One way the PBC could be more visually engaged in such efforts is if it had specific products of its own. For instance, the PBC can consider commissioning independent rapporteurs to produce country or thematic reports. Such objective reports on field-level progress towards sustaining peace in specific contexts will inform and focus PBC deliberations. These reports could also help the PBC to provide concise and focused advice to the Security Council during the formulation or renewal of peace operation mandates, particularly those with a prominent peacebuilding dimension. Finally, in the drawdowns of mission mandates, in scenarios such as the current one in Liberia, such reports can help the PBC to advise the Security Council on how best the peace can be sustained during the transition process, especially from a longer-term peacebuilding perspective.
GS: The book also highlights why the peacebuilding architecture’s potential has not been fully realized until now. Can you elaborate on this?
CdC: Yes. In fact, we have two chapters devoted to the founding and establishment of the peacebuilding architecture, and we have contributions by the first and last (when the research was undertaken) Assistant Secretary-Generals for peacebuilding that speak to this question. Our overall assessment is that the space for the peacebuilding architecture, and thus also for its further development and evolution, was and remains constrained by internal UN structural boundaries as well as the current turbulence in the state of global governance. As a result the Security Council and General Assembly are unlikely to entertain radical changes in the role and structure of the peacebuilding architecture. However, I must say that the recent resolutions passed by these two organs have gone further than our assessment anticipated. Although no major structural changes were considered, the degree to which the recent resolutions embraced the notion of sustaining peace and with it a broadened interpretation of peacebuilding that now includes prevention, goes beyond what our analysis suggested would be possible.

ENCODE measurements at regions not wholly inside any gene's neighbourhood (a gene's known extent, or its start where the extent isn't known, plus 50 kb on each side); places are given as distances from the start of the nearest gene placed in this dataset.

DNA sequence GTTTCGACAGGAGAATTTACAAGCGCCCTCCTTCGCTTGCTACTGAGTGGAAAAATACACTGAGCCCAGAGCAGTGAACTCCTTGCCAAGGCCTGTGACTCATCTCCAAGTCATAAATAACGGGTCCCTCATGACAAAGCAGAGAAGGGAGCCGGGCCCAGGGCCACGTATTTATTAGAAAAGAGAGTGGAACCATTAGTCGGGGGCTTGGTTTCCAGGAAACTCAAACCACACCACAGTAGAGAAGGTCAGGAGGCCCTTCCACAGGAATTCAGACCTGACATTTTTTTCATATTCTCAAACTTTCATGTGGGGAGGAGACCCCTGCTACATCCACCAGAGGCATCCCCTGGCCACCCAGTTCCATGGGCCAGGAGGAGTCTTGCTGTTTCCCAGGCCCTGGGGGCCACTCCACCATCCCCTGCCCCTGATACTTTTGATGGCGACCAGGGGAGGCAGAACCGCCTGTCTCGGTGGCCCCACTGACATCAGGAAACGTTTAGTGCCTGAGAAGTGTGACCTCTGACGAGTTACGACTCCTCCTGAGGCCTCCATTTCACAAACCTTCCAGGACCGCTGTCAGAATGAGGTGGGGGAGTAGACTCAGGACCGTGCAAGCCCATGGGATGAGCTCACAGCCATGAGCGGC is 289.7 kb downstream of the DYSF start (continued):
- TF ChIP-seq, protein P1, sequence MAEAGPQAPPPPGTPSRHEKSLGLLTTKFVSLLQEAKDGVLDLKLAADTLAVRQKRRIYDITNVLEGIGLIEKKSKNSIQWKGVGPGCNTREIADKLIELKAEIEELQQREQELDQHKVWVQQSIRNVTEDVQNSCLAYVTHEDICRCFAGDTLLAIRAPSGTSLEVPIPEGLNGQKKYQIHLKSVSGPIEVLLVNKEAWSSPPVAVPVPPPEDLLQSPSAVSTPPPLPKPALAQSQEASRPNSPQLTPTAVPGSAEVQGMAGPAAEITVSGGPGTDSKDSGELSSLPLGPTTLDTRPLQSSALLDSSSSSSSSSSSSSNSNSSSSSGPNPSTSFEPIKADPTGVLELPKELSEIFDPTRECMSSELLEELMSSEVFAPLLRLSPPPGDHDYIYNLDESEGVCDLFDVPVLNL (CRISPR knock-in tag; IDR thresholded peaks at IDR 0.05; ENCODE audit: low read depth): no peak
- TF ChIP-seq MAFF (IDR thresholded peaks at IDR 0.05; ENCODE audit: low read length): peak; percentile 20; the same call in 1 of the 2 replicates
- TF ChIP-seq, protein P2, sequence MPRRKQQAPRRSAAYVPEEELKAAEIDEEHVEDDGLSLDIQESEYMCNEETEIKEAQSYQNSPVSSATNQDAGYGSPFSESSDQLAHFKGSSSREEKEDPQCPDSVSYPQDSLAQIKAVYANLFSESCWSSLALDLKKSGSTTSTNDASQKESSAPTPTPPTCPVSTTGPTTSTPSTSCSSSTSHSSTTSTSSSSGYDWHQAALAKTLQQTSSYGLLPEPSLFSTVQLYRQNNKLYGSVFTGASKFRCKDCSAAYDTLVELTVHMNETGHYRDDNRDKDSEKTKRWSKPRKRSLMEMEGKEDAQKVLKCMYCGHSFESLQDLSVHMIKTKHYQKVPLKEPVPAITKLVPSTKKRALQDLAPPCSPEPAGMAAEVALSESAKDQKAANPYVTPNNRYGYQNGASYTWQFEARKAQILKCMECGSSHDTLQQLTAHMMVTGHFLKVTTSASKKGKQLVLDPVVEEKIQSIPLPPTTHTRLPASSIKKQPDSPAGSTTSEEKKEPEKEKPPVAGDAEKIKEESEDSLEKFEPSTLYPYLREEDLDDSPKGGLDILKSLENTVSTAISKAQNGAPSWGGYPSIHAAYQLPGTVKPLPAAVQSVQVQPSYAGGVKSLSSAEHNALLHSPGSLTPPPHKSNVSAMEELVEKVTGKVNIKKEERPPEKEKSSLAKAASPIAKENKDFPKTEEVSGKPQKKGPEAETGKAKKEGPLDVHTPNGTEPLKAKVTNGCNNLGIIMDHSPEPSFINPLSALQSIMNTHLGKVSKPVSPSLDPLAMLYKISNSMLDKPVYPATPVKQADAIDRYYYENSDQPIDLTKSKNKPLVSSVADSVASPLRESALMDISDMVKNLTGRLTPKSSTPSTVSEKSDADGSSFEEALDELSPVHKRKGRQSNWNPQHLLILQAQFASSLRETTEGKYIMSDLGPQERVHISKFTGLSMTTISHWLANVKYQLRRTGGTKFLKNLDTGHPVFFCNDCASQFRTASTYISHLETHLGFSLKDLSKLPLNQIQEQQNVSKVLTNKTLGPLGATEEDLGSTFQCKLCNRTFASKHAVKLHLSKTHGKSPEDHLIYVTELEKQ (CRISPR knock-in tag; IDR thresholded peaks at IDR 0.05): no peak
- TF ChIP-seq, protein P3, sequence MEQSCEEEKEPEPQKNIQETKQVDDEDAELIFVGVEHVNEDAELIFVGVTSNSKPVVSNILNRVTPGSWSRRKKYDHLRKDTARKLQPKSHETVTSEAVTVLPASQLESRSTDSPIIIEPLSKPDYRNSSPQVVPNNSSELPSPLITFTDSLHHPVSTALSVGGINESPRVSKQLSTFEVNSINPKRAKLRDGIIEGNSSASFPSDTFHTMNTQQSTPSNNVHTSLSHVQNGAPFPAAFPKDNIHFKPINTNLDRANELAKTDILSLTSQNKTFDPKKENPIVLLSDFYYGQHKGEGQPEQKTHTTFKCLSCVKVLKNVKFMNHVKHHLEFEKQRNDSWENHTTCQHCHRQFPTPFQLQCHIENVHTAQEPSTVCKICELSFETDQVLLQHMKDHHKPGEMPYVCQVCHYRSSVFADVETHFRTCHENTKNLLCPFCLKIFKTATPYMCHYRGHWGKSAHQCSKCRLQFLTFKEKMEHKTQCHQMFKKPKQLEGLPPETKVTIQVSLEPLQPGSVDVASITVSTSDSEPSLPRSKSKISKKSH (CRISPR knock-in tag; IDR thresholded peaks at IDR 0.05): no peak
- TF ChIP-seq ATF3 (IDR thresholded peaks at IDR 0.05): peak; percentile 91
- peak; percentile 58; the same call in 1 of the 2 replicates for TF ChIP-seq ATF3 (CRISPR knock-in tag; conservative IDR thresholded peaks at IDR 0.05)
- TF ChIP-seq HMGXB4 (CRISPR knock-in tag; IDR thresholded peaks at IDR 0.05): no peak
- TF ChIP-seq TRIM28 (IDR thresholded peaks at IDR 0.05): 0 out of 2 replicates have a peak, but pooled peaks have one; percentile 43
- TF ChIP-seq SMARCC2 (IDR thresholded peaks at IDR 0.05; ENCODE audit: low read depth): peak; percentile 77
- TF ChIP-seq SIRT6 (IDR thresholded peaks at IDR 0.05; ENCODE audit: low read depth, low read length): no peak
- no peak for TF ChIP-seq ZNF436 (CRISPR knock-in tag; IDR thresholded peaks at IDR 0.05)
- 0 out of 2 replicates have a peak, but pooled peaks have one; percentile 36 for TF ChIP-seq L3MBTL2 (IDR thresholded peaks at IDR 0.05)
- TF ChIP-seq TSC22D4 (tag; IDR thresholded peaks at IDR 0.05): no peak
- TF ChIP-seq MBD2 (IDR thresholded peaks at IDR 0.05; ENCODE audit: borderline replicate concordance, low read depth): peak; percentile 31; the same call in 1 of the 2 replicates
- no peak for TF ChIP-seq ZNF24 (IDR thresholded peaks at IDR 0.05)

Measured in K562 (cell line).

GS: As frequently underscored in the book, strengthening coordination across the UN system is a prerequisite for sustaining peace. What are the concrete steps that could be taken in this direction?
CdC: If we want to make the UN system better able to work together towards sustaining peace in specific country and regional contexts, then we need to focus more on pursuing coherence among different parts of the system. The first step is to have a shared understanding of the situation, informed by the rich variety of perspectives and disciplines represented by the different parts of the UN system engaged in a specific country or region. The next step is to have a predictable and regular process for generating a shared strategic objective, as well as a process for tracking and reporting the effects the system is having on the situation. The PBC can play a key role in bringing such information to the attention of Member States and the principle organs of the UN in New York, and generating political attention and direction to these processes. The recent peacebuilding resolutions also sent a strong message from Member States on the need to move towards better system-wide coherence. This has also been a recurrent theme during the informal dialogues for a new Secretary-General as well as for the new Security Council members